• A partition is an ordered sequence of events that is held in an Event Hub. Azure Event Hubs provides message streaming through a partitioned consumer pattern in which each consumer only reads a specific subset, or partition, of the message stream. As newer events arrive, they are added to the end of this sequence. The number of partitions is specified at the time an Event Hub is created and cannot be changed.

  • A consumer group is a view of an entire Event Hub. Consumer groups enable multiple consuming applications to each have a separate view of the event stream, and to read the stream independently at their own pace and from their own position. There can be at most 5 concurrent readers on a partition per consumer group; however it is recommended that there is only one active consumer for a given partition and consumer group pairing. Each active reader receives the events from its partition; if there are multiple readers on the same partition, then they will receive duplicate events.

For more concepts and deeper discussion, see: Event Hubs Features. Also, the concepts for AMQP are well documented in OASIS Advanced Messaging Queuing Protocol (AMQP) Version 1.0.

Examples

Publish events to an Event Hub

To publish events, you'll need to create an asynchronous EventHubProducerAsyncClient or a synchronous EventHubProducerClient. Each producer can send events to either, a specific partition, or allow the Event Hubs service to decide which partition events should be published to. It is recommended to use automatic routing when the publishing of events needs to be highly available or when event data should be distributed evenly among the partitions.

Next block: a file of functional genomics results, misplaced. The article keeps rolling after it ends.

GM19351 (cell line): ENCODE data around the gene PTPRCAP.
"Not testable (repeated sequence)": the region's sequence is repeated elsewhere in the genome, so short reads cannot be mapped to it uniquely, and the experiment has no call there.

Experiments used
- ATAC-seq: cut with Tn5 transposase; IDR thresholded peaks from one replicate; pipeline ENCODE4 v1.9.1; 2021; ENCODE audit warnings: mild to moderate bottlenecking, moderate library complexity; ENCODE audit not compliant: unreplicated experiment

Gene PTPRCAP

Create an Event Hub producer and publish events

Developers can create a producer using EventHubClientBuilder and calling buildProducer*Client(). Specifying CreateBatchOptions.setPartitionId(String) will send events to a specific partition. If partitionId is not specified, events are automatically routed to a partition. Specifying CreateBatchOptions.setPartitionKey(String) will tell Event Hubs service to hash the events and send them to the same partition.

The snippet below creates a synchronous producer and sends events to any partition, allowing Event Hubs service to route the event to an available partition.

EventHubProducerClient producer = new EventHubClientBuilder()